Quinoa Tabouleh

Tabouleh is a traditional Levenite vegetarian grain, herb, onion and tomato salad.  Ratios of herbs to grains varies, with traditional Lebanese tabbouleh having more greens and less grains than what we often see here in Australian made versions of the dish.

It is incredibly healthy and just bursting with nutrients.  It is high in fibre, and contains good amounts of Vitamin C, iron, magnezium and zinc. I’m sure that there are other goodies in there too, but (not being a dietician/nutritionist) that’s all I’m aware of.

Tabouleh is commonly served as an appetiser, part of a mezze (Middle Eastern tappas), as a salad, as a dip or served in a lettuce leaf.  We often see it as potential ingredients in kebab stores, and it can taste lovely as a component of a wrap for lunch.  I elected to use quinoa rather than the traditional burghul, given that I already had some in the pantry.  I’m all for using up what you already have if possible, rather than shopping for more.  Quinoa also provides a gluten free alternative.  If you want to be more traditional, stick with burghul.  While using quinoa rather than burghul, I tried to be a bit more traditional by making the herbs and tomato the primary ingredients, with the quinoia taking more of a backseat.

Ingredients

  • 1/4 cup uncooked quinoa or burghul – I used Organic tricolour grain quinoa
  • 1 bunch parsley, picked and roughly chopped
  • 1/3 mint, cup roughly chopped
  • 2 spring onions/scallions, finely sliced
  • 12 peroni/grape/cherry tomatoes, quatered
  • 2-3 tbs lemon juice (more if you like it zesty)
  • salt and pepper (to taste)
  • 1 tsp olive oil

Potential Spins

The main spin on this side is using burghul instead of quinoa, which is more traditional.  Burghul is cookeds differently, however.  You place the burghul in a heatproof bowl, cover with boiling water, seal with alfoil, and leave for 15 minutes.  Then use a fork to fluff the cooked burghul.  Alternatively (and very non traditionally) you could use couscous for something different.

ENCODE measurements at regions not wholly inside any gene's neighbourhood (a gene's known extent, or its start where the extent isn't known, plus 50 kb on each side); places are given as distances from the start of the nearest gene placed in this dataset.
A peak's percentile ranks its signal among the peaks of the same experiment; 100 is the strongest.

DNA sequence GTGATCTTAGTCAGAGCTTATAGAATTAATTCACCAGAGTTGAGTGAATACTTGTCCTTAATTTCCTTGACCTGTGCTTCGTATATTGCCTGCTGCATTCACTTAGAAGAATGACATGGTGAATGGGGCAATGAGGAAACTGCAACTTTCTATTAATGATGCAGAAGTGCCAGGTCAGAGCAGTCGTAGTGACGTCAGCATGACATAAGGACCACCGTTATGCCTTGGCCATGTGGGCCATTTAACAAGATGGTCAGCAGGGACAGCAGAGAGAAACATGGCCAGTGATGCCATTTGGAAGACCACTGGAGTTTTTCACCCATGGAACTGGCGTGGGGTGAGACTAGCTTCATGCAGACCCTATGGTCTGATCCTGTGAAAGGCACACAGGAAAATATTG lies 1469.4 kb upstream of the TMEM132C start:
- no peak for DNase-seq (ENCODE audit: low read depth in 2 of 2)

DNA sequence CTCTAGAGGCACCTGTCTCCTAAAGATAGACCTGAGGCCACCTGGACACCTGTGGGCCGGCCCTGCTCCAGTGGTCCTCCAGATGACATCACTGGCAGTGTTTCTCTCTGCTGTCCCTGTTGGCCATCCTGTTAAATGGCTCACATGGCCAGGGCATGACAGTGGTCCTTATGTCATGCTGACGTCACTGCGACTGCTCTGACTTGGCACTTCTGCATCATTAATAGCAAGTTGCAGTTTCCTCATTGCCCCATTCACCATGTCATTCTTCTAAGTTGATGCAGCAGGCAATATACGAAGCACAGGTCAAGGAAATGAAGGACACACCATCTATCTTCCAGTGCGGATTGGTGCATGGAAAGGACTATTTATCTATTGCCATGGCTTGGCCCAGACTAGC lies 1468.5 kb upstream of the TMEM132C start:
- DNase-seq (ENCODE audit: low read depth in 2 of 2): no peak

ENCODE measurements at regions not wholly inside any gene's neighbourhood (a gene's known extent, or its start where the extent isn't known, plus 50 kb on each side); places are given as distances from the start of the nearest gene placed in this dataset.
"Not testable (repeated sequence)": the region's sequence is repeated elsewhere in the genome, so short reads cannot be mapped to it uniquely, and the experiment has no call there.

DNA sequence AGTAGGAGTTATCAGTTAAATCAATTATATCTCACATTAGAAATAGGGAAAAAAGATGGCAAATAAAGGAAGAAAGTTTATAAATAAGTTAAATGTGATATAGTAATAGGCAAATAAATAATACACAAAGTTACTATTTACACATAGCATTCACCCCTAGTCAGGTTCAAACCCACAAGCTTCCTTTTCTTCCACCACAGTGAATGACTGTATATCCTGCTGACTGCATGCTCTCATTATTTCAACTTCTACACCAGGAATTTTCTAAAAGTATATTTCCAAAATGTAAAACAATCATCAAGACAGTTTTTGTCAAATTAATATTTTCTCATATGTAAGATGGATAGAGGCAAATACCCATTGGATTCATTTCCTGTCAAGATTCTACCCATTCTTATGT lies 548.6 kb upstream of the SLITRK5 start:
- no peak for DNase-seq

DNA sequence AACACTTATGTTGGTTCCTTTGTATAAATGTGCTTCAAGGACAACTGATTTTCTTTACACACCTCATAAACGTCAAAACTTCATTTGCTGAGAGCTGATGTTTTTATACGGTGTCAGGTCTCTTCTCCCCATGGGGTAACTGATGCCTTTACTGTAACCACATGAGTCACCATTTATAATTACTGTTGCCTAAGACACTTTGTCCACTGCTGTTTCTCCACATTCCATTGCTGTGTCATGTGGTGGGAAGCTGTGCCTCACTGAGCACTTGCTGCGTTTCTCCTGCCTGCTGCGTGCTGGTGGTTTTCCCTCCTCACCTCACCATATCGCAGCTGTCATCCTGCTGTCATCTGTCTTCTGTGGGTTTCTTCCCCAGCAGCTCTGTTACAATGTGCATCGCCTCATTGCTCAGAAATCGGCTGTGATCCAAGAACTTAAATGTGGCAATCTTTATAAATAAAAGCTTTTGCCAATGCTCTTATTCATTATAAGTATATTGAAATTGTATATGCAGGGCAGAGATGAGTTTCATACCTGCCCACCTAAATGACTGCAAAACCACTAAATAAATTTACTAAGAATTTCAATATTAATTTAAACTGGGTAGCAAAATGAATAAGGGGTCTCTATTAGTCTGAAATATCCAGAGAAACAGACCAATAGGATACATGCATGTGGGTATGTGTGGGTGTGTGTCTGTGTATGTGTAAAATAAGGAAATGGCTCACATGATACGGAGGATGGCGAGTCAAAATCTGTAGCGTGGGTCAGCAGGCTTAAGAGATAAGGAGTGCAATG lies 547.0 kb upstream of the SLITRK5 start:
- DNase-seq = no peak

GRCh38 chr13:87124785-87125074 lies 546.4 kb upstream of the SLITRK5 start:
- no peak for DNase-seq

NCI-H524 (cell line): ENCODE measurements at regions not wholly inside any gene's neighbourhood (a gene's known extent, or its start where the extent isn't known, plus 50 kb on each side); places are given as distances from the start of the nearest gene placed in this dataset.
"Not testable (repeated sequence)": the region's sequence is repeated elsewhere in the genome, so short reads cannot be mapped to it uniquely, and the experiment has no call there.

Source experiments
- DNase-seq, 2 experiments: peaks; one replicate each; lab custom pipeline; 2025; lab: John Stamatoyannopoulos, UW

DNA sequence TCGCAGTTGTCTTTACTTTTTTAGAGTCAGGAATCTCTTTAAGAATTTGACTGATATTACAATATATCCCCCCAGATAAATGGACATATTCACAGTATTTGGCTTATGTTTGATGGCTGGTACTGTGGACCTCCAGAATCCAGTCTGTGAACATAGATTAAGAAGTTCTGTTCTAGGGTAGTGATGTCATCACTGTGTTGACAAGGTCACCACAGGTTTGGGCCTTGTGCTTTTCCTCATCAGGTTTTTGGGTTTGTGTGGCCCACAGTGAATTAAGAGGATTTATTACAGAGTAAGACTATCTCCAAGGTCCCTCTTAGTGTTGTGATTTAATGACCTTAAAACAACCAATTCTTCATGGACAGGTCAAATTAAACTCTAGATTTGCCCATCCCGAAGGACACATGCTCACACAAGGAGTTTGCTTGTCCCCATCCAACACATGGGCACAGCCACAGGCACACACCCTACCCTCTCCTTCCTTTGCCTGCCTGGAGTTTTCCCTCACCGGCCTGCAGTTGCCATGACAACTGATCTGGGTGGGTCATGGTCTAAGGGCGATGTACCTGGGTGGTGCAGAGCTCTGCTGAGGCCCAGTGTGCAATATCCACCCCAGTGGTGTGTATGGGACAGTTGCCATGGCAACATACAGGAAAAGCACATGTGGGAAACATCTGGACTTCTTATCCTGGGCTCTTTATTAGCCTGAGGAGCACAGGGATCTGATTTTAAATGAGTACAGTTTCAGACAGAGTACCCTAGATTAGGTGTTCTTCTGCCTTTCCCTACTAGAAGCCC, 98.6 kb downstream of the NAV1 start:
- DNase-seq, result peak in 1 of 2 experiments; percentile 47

Other variations include using diced roma or bush tomatoes instead of perinos, using red onion instead of spring onion, including diced cucumber and changing the ratio of herbs to other ingredients.
Some add spices such as cinnamon, all spice, black pepper, ground cloves, ground nutmeg nd/or fenugreek.   I’m leaving the spices out of mine and sticking to simple lemon juice, salt, pepper and the natural goodness of the other ingredients.

Method

  1. Cook quinoa.  Here is a great guide.   The gist: rinse the quinoa. Add quinoa and 1/2 cup water to a saucepan, with a dash of salt.  Boil the water, then return to low heat, cover and simmer until the water is absorbed (approx 10-15 minutes).  Check quinoa, drain any excess water, fluff with a fork.  Leave quinoa to cool.
  2. Mix the lemon juice, salt and pepper into the quinoa.
  3. While it cools, combine herbs, tomato and spring onions in a bowl.
  4. Once the quinoa has cooled, add it to the mix, then stir through with a tsp of olive oil to combine.  Taste to check the lemon and seasoning.

 

Yum.  But I took the pic before adding the oil, so an imperfect final pic.  You get the gist, though.

My Takeaways

I had this on Middle Eastern Lamb Mince and it was just lovely. I had heaps left over as well, which I can use as a side to other meals or in my lunches. I think next time I will use continental parsley instead of the bushy stuff as something different.
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